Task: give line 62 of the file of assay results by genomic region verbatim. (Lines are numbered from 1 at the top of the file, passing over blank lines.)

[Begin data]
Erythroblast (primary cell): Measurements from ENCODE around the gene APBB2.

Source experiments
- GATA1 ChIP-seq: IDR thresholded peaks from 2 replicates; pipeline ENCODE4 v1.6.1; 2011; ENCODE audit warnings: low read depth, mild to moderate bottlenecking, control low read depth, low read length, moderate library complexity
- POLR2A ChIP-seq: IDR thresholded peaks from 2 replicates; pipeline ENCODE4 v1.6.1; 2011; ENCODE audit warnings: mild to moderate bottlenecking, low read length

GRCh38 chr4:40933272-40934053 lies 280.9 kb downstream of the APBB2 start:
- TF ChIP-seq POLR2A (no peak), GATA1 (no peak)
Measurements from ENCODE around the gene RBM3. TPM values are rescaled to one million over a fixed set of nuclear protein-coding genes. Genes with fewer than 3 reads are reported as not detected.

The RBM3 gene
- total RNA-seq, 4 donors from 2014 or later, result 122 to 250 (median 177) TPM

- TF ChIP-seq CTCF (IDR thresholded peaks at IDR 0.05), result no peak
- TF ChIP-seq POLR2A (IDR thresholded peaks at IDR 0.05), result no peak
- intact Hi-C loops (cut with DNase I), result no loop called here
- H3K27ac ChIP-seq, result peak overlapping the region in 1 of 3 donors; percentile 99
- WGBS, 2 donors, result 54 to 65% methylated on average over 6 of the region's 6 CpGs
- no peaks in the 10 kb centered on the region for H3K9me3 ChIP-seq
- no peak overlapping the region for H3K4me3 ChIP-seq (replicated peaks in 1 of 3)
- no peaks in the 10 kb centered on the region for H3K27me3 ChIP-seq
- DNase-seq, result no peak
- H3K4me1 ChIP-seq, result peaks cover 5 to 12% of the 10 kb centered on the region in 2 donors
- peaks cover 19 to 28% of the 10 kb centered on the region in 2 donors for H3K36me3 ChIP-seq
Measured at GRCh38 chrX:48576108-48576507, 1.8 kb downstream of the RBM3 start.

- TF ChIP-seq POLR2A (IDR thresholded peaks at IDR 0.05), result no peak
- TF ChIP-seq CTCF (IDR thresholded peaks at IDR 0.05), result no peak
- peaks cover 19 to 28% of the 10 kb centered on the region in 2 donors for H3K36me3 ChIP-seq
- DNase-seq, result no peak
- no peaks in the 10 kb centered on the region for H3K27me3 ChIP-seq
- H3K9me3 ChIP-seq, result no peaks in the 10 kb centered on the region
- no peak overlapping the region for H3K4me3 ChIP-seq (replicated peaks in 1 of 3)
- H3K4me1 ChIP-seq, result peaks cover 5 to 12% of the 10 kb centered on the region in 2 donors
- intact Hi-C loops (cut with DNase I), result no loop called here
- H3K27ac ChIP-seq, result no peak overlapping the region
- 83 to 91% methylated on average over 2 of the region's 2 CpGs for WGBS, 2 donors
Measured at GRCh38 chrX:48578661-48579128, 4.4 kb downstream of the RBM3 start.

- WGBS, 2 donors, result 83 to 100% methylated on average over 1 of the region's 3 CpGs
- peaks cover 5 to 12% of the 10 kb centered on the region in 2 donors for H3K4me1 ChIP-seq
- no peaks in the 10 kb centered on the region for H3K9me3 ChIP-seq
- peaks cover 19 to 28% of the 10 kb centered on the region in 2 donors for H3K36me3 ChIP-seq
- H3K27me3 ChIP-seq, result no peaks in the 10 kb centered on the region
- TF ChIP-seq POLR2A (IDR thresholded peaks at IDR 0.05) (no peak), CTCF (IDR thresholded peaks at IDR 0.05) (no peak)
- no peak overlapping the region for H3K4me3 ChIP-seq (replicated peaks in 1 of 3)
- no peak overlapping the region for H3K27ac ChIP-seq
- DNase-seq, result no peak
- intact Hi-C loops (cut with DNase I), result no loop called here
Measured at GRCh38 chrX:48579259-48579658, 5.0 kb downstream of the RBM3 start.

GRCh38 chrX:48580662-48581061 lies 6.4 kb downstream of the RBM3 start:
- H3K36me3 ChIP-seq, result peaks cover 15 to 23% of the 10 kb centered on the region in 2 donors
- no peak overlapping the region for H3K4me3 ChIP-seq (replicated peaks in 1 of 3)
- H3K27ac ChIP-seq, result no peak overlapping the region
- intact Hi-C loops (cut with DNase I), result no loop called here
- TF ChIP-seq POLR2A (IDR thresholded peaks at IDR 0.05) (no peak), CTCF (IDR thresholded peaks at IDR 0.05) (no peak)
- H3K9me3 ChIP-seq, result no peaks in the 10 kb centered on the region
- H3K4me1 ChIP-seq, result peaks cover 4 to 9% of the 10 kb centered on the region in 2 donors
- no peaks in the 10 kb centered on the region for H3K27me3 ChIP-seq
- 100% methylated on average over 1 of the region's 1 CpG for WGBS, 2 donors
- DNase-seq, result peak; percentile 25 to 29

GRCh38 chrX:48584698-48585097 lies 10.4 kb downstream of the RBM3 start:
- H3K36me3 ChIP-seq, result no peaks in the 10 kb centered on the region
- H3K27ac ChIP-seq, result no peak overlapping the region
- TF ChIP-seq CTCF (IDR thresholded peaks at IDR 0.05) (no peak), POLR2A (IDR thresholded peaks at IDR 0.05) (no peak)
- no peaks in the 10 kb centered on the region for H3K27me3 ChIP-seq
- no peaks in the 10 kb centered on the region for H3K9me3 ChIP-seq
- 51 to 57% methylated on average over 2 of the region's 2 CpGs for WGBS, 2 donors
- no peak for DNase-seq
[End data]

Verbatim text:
- 51 to 57% methylated on average over 2 of the region's 2 CpGs for WGBS, 2 donors